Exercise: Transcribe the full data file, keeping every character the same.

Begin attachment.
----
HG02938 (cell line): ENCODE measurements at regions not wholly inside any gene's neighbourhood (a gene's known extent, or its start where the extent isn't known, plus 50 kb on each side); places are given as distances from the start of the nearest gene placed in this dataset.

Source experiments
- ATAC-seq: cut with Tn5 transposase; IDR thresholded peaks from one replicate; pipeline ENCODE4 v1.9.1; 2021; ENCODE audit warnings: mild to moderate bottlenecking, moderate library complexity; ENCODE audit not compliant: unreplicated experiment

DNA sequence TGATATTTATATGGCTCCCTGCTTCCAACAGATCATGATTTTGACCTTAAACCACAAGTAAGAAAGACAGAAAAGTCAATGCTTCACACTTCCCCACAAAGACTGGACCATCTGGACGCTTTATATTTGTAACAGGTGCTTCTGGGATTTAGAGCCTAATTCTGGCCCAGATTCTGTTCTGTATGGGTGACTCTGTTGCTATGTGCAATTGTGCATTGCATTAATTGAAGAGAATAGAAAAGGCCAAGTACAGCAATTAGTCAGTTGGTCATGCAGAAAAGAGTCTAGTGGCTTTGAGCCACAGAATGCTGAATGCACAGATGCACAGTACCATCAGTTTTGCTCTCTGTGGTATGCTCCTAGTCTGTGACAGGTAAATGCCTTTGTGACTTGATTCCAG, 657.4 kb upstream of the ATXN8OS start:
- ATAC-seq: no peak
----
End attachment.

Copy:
HG02938 (cell line): ENCODE measurements at regions not wholly inside any gene's neighbourhood (a gene's known extent, or its start where the extent isn't known, plus 50 kb on each side); places are given as distances from the start of the nearest gene placed in this dataset.

Source experiments
- ATAC-seq: cut with Tn5 transposase; IDR thresholded peaks from one replicate; pipeline ENCODE4 v1.9.1; 2021; ENCODE audit warnings: mild to moderate bottlenecking, moderate library complexity; ENCODE audit not compliant: unreplicated experiment

DNA sequence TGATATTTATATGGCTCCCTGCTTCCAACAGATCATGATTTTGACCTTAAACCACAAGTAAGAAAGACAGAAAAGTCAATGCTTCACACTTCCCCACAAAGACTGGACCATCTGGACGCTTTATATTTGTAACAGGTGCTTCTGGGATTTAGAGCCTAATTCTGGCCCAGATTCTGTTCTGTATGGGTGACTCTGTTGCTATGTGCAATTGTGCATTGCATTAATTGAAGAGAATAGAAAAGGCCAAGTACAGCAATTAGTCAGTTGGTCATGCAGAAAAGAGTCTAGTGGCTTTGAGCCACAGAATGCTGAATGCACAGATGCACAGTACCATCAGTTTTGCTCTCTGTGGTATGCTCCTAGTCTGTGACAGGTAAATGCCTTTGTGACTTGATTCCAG, 657.4 kb upstream of the ATXN8OS start:
- ATAC-seq: no peak